Fifth International World Wide Web Conference

May 6-10, 1996, Paris, France

Invited Presentations

[Plenary Sessions] [Invited Speakers] [Paper Sessions] [Panel Sessions]
[W3C Sessions] [Industrial Sessions] [Poster Presentations] [BOFs]

Tuesday 7 May

Invited Presentation
Chair: Eric Bier - Xerox Corporation - USA

IS1: Stu Weibel (11:30-12:15)
Senior Research Scientist - OCLC Office of Research



Mending Our Net: Gathering, Describing, and Preserving Information in the Digital World

Recent workshops concerning metadata in the US, Australia, and Europe have advanced resource description practices for networked information. This session will summarize recent developments in resource description standards and describe the progress made in the evolution of Uniform Resource Identifier (URI) standards. The discussion will identify areas of progress, problems of particular difficulty, and how additional components of a digital information architecture might be deployed to improve the reliability and stability of the Web as an information system.


Stuart Weibel has worked in the Office of Research at OCLC since 1985. During this time he has managed projects in the areas of automated cataloging, document capture and structure analysis, and electronic publishing.

He currently coordinates networked information research projects in the Office of Research, including applications of World Wide Web technology and Internet protocol standardization efforts. Dr. Weibel is active in the Internet Engineering Task Force (IETF) working groups on Hypertext Markup Language and Uniform Resource Identifiers. He is also a founding member of the International World Wide Web Conference Committee (IW3C2).

Other areas of service include participation on the Task Force on the Preservation of Digital Information and the ALCTS task force on Bibliographic Access to Electronic Resources.

IS2: Bob Scheifler (12:15-13:00)
President - X Consortium, Inc.

Broadway: Universal Access to Interactive Applications over the Web

Broadway combines new and existing technologies to securely integrate full-fledged interactive applications (not just applets) into the World Wide Web, resulting in universal access to both UNIX and Windows applications from every desktop. In contrast to solutions requiring the developer to acquire and learn a new development environment and rewrite all or parts of their application in a new language, Broadway uses under-the-covers protocols, allowing the application developer to leverage existing languages, libraries, tools and skills, and even make use of unmodified existing applications. The major components of Broadway include an Internet-optimized X Window System network protocol, an Internet-ready audio network protocol, Internet security for X and audio, remote execution of applications over the Web, and embedding of those applications in browsers and other Web-aware applications.

The presentation will show where Broadway fits architecturally among the various client/server choices available today, and describe the Intranet and Internet business opportunities opened up by Broadway. Broadway specifications will be open X Consortium standards, and sources will be freely available, but use of sources will be covered by a new licensing plan designed to have very little impact on individuals, educational institutions, distribution sites, ISVs, end users, and X Consortium members.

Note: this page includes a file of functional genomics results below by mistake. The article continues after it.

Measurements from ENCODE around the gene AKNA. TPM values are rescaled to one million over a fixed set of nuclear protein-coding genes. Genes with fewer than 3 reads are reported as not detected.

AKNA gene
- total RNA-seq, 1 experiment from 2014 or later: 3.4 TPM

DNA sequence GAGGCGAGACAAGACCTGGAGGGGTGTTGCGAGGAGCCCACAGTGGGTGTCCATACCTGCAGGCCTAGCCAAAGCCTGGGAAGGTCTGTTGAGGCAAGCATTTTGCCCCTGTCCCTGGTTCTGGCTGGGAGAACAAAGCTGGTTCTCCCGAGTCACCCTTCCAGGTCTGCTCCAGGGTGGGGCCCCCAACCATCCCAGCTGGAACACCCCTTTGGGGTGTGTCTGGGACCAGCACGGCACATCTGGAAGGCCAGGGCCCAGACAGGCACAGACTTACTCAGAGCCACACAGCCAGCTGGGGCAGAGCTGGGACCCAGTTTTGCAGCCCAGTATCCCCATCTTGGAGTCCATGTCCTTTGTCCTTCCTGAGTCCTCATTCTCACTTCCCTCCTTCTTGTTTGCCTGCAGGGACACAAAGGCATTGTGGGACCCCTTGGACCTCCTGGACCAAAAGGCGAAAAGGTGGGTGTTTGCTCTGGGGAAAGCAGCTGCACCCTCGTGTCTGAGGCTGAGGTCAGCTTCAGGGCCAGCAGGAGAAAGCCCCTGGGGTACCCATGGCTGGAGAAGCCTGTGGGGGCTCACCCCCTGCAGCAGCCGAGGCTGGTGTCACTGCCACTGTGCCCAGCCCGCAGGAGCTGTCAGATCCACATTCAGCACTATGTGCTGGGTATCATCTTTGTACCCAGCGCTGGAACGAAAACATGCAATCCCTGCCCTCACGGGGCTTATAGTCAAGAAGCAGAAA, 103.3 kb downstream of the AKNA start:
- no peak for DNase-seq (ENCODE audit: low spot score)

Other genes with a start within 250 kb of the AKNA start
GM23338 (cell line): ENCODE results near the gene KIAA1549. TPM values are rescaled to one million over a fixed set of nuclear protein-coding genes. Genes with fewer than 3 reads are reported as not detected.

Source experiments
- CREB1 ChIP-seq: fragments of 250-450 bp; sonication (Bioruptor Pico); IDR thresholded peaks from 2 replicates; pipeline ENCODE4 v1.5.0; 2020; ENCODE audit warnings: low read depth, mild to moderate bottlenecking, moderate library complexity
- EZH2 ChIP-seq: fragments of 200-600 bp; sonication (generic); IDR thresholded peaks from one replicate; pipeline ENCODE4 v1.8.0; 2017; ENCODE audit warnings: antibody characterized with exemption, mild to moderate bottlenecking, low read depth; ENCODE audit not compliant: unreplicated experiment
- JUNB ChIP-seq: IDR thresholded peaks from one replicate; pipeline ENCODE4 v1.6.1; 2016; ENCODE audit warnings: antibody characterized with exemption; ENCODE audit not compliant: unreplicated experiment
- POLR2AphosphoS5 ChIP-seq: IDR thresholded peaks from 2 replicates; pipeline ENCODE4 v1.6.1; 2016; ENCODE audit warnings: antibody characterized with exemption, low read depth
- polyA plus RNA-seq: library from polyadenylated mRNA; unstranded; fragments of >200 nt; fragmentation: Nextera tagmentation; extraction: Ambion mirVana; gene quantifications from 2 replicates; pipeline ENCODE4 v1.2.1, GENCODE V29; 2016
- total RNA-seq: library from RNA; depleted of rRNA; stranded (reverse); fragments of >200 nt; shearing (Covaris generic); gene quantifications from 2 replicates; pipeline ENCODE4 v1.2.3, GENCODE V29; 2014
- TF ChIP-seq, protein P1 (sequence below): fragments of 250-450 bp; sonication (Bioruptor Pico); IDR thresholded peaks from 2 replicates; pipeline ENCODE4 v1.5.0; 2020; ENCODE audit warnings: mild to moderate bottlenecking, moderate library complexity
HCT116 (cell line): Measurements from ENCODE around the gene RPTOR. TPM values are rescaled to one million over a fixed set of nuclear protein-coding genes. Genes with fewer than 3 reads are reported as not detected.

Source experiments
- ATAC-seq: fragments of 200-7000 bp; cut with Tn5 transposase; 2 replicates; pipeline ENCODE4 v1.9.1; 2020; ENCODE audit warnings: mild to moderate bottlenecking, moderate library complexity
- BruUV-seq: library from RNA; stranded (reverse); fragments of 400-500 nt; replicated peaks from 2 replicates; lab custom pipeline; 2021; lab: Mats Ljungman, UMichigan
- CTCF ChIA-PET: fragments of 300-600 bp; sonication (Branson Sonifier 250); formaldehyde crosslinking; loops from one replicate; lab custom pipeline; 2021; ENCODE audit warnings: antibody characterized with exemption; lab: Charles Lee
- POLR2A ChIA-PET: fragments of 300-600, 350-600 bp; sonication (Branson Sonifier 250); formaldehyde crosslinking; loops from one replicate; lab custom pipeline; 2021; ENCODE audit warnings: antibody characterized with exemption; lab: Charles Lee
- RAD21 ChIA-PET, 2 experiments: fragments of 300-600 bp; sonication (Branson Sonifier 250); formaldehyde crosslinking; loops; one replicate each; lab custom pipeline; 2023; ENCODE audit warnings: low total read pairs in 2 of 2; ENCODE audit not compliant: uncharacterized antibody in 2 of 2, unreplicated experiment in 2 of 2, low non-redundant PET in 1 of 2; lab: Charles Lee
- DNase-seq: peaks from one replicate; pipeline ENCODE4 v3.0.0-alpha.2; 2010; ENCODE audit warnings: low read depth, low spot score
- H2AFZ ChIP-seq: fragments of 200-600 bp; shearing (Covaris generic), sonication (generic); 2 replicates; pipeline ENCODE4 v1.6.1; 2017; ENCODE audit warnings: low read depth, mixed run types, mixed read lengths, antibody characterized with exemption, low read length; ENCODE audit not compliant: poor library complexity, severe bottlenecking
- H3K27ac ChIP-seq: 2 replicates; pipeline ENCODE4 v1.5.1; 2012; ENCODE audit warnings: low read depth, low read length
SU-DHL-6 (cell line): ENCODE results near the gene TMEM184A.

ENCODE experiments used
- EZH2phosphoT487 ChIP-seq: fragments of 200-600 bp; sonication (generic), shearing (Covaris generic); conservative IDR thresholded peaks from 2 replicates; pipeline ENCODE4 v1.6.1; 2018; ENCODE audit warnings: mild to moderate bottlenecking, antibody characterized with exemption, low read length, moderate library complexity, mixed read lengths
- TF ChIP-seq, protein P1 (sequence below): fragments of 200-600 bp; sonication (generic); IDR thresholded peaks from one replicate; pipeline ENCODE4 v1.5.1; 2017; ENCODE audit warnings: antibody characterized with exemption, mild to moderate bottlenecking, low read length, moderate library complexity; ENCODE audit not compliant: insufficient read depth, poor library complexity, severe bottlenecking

Robert W. Scheifler is President of X Consortium, Inc., overseeing development of the X Window System, Motif, and the Common Desktop Environment. He was the chief architect of the X Window System protocol, and created the Consortium originally as part of MIT while a Principal Research Scientist at the MIT Laboratory for Computer Science. Prior to that, he participated in the design and implementation of the CLU and Argus programming languages and systems. He holds a B.S. in Mathematics and an M.S. in Computer Science from MIT.

Wednesday 8 May

Invited Presentation 2
Chair: Al Vezza - MIT / LCS - USA

IS3: James Gosling (14:30-15:15)
Vice President of Sun Microsytems - Chief Scientist of JavaSoft


James Gosling received a BSc in Computer Science from the University of Calgary, Canada in 1977. He received a PhD in Computer Science from Carnegie-Mellon University in 1983. The title of his thesis was "The Algebraic Manipulation of Constraints".

James Gosling is currently a VP & Fellow at Sun Microsystems. He has built satellite data acquisition systems, a multiprocessor version of Unix, several compilers, mail systems and window managers. He has also built a WYSIWYG text editor, a constraint based drawing editor and a text editor called `Emacs' for Unix systems. At Sun his early activity was as lead engineer of the NeWS window system. More recently he has been the lead engineer for the Java/HotJava system.

IS4: Mark Pesce (15:15-16:00)
BigBook, Inc.

[Conference Speech]


Connective, Collective, Corrective: Lessons from VRML

In two years Virtual Reality Modeling Language has grown from little more than a compelling idea to a full-fledged industry. Curiously, VRML is the product of a community of individuals, taking full advanage of technological assets such as email, the Web, etc., to create a forum for collective mind. In less than a year's time, many of the singular talents in graphics, networking and simulation were avid contributors to the group's development process. Finally, in early 1996, Netscape's purchase of Paper Software sealed VRML's fate as a key web technology.